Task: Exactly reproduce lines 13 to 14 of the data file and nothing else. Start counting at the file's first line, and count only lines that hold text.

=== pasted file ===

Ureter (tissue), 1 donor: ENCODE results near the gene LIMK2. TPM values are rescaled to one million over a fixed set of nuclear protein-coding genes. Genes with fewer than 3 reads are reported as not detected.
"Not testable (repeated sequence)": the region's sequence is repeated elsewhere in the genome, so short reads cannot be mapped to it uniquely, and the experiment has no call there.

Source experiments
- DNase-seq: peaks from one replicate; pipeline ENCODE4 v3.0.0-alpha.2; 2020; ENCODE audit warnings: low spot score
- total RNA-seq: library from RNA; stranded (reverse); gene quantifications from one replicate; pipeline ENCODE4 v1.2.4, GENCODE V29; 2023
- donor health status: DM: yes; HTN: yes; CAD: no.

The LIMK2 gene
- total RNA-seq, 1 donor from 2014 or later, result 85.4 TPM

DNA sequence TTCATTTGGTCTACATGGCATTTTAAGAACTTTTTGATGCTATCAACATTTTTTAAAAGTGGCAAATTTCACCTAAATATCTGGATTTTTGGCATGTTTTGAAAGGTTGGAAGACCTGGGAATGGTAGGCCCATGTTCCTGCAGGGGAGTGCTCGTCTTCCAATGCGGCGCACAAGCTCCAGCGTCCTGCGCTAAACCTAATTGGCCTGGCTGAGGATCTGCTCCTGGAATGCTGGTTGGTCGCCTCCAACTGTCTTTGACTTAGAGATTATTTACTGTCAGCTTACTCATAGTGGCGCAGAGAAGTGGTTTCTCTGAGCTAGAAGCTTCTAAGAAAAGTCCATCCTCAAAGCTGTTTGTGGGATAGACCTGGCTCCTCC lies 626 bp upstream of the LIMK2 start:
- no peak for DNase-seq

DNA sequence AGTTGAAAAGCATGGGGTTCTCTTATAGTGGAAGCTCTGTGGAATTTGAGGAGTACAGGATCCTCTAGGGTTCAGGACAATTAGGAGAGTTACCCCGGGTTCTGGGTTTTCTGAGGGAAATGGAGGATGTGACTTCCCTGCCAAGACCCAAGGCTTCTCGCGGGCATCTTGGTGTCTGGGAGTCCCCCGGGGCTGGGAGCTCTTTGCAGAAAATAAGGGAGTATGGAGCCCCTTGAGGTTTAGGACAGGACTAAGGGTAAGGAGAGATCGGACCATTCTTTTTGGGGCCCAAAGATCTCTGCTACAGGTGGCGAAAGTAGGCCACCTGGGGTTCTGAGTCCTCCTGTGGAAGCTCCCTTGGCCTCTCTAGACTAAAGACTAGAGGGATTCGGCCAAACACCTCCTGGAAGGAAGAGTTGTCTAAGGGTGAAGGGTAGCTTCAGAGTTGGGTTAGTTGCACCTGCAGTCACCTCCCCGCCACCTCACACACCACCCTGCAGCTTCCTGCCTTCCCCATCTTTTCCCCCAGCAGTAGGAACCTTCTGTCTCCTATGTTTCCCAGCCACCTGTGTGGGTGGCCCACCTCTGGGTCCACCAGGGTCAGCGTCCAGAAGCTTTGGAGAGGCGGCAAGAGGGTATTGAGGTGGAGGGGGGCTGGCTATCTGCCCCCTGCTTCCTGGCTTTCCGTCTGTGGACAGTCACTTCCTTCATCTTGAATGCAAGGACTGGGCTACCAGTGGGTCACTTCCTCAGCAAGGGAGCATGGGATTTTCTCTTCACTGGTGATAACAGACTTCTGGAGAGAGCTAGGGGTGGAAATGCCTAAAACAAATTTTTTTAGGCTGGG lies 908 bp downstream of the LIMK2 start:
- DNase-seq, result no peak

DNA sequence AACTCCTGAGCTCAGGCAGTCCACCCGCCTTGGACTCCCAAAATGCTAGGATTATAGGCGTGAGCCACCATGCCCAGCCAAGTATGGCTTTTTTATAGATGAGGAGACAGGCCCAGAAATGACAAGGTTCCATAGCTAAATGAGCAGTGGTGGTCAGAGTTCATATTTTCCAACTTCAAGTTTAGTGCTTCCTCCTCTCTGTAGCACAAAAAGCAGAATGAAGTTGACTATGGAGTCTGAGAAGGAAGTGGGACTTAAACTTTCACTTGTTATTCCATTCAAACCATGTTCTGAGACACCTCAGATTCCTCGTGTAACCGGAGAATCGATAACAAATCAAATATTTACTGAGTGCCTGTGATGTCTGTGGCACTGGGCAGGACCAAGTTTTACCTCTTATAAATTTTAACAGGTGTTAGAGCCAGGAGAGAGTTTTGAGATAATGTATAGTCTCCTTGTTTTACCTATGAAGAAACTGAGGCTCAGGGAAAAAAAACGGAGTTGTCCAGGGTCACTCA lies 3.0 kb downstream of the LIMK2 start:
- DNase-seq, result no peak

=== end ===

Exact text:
DNA sequence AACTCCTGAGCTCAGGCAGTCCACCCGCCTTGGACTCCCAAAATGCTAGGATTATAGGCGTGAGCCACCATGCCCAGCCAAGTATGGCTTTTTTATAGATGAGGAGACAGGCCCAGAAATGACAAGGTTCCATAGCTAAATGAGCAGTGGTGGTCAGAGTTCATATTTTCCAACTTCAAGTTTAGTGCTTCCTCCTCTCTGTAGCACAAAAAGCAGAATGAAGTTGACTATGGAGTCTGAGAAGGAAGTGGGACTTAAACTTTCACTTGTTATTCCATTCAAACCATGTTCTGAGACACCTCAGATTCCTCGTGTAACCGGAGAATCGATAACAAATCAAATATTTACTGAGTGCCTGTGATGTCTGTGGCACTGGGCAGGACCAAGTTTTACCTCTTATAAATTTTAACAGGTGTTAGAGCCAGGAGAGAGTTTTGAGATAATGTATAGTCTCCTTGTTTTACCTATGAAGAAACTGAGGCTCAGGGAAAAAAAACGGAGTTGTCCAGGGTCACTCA lies 3.0 kb downstream of the LIMK2 start:
- DNase-seq, result no peak